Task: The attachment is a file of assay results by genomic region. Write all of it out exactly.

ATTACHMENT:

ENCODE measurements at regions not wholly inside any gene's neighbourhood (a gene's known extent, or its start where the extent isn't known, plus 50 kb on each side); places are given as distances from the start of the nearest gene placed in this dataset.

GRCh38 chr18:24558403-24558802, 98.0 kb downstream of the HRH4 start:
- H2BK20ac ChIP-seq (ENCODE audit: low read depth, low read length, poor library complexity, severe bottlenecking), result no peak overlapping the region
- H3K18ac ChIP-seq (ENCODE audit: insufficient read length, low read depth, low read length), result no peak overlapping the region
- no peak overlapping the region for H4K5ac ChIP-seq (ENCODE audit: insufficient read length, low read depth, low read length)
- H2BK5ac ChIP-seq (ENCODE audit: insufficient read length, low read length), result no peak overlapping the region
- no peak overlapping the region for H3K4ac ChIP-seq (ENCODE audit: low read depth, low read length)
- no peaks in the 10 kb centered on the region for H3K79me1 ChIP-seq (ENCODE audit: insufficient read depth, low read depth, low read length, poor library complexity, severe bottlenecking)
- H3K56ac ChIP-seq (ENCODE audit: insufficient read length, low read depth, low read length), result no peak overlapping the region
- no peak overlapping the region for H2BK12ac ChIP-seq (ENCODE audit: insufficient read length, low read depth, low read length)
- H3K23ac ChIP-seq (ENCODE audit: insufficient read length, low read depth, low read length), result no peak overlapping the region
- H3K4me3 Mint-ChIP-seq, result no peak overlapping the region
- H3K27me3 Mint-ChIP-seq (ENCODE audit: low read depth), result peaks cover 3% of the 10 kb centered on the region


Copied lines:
ENCODE measurements at regions not wholly inside any gene's neighbourhood (a gene's known extent, or its start where the extent isn't known, plus 50 kb on each side); places are given as distances from the start of the nearest gene placed in this dataset.

GRCh38 chr18:24558403-24558802, 98.0 kb downstream of the HRH4 start:
- H2BK20ac ChIP-seq (ENCODE audit: low read depth, low read length, poor library complexity, severe bottlenecking), result no peak overlapping the region
- H3K18ac ChIP-seq (ENCODE audit: insufficient read length, low read depth, low read length), result no peak overlapping the region
- no peak overlapping the region for H4K5ac ChIP-seq (ENCODE audit: insufficient read length, low read depth, low read length)
- H2BK5ac ChIP-seq (ENCODE audit: insufficient read length, low read length), result no peak overlapping the region
- no peak overlapping the region for H3K4ac ChIP-seq (ENCODE audit: low read depth, low read length)
- no peaks in the 10 kb centered on the region for H3K79me1 ChIP-seq (ENCODE audit: insufficient read depth, low read depth, low read length, poor library complexity, severe bottlenecking)
- H3K56ac ChIP-seq (ENCODE audit: insufficient read length, low read depth, low read length), result no peak overlapping the region
- no peak overlapping the region for H2BK12ac ChIP-seq (ENCODE audit: insufficient read length, low read depth, low read length)
- H3K23ac ChIP-seq (ENCODE audit: insufficient read length, low read depth, low read length), result no peak overlapping the region
- H3K4me3 Mint-ChIP-seq, result no peak overlapping the region
- H3K27me3 Mint-ChIP-seq (ENCODE audit: low read depth), result peaks cover 3% of the 10 kb centered on the region